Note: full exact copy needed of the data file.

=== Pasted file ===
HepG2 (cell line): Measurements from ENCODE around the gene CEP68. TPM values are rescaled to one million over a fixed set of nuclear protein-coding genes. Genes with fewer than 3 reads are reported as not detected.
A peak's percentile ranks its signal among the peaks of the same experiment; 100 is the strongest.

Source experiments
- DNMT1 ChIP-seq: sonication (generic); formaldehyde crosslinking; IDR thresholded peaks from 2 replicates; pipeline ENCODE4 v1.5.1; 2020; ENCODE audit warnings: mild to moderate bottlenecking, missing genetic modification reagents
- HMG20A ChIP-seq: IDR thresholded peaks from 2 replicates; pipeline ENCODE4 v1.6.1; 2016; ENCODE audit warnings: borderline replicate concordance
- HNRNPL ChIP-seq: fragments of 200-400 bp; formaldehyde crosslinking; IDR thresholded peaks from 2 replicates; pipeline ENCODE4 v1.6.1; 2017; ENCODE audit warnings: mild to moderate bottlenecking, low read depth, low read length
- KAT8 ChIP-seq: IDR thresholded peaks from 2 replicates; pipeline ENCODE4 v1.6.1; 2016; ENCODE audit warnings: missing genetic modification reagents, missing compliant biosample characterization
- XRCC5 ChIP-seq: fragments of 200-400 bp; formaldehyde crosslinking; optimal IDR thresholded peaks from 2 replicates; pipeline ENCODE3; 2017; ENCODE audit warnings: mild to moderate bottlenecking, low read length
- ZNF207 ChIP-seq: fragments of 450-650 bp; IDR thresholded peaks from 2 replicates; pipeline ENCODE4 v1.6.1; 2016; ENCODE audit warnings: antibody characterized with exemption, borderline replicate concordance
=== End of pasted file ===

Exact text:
HepG2 (cell line): Measurements from ENCODE around the gene CEP68. TPM values are rescaled to one million over a fixed set of nuclear protein-coding genes. Genes with fewer than 3 reads are reported as not detected.
A peak's percentile ranks its signal among the peaks of the same experiment; 100 is the strongest.

Source experiments
- DNMT1 ChIP-seq: sonication (generic); formaldehyde crosslinking; IDR thresholded peaks from 2 replicates; pipeline ENCODE4 v1.5.1; 2020; ENCODE audit warnings: mild to moderate bottlenecking, missing genetic modification reagents
- HMG20A ChIP-seq: IDR thresholded peaks from 2 replicates; pipeline ENCODE4 v1.6.1; 2016; ENCODE audit warnings: borderline replicate concordance
- HNRNPL ChIP-seq: fragments of 200-400 bp; formaldehyde crosslinking; IDR thresholded peaks from 2 replicates; pipeline ENCODE4 v1.6.1; 2017; ENCODE audit warnings: mild to moderate bottlenecking, low read depth, low read length
- KAT8 ChIP-seq: IDR thresholded peaks from 2 replicates; pipeline ENCODE4 v1.6.1; 2016; ENCODE audit warnings: missing genetic modification reagents, missing compliant biosample characterization
- XRCC5 ChIP-seq: fragments of 200-400 bp; formaldehyde crosslinking; optimal IDR thresholded peaks from 2 replicates; pipeline ENCODE3; 2017; ENCODE audit warnings: mild to moderate bottlenecking, low read length
- ZNF207 ChIP-seq: fragments of 450-650 bp; IDR thresholded peaks from 2 replicates; pipeline ENCODE4 v1.6.1; 2016; ENCODE audit warnings: antibody characterized with exemption, borderline replicate concordance